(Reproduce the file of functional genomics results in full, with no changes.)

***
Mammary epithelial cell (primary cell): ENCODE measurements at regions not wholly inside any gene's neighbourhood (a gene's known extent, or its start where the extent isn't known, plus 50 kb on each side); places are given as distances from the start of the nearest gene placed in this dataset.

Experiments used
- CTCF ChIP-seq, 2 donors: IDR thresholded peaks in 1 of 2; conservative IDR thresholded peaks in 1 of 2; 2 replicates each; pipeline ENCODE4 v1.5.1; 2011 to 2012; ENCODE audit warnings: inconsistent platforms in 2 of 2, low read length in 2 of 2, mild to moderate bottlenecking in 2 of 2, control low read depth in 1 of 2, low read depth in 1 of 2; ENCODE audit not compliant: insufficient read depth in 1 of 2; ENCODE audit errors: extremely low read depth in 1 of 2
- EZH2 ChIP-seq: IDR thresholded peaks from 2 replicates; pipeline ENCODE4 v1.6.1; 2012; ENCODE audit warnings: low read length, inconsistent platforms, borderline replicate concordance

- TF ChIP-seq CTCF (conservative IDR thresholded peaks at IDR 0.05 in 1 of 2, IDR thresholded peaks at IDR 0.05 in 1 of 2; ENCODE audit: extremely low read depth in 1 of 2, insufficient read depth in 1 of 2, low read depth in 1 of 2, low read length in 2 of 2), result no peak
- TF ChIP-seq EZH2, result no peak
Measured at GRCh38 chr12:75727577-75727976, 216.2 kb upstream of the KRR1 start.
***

Mammary epithelial cell (primary cell): ENCODE measurements at regions not wholly inside any gene's neighbourhood (a gene's known extent, or its start where the extent isn't known, plus 50 kb on each side); places are given as distances from the start of the nearest gene placed in this dataset.

Experiments used
- CTCF ChIP-seq, 2 donors: IDR thresholded peaks in 1 of 2; conservative IDR thresholded peaks in 1 of 2; 2 replicates each; pipeline ENCODE4 v1.5.1; 2011 to 2012; ENCODE audit warnings: inconsistent platforms in 2 of 2, low read length in 2 of 2, mild to moderate bottlenecking in 2 of 2, control low read depth in 1 of 2, low read depth in 1 of 2; ENCODE audit not compliant: insufficient read depth in 1 of 2; ENCODE audit errors: extremely low read depth in 1 of 2
- EZH2 ChIP-seq: IDR thresholded peaks from 2 replicates; pipeline ENCODE4 v1.6.1; 2012; ENCODE audit warnings: low read length, inconsistent platforms, borderline replicate concordance

- TF ChIP-seq CTCF (conservative IDR thresholded peaks at IDR 0.05 in 1 of 2, IDR thresholded peaks at IDR 0.05 in 1 of 2; ENCODE audit: extremely low read depth in 1 of 2, insufficient read depth in 1 of 2, low read depth in 1 of 2, low read length in 2 of 2), result no peak
- TF ChIP-seq EZH2, result no peak
Measured at GRCh38 chr12:75727577-75727976, 216.2 kb upstream of the KRR1 start.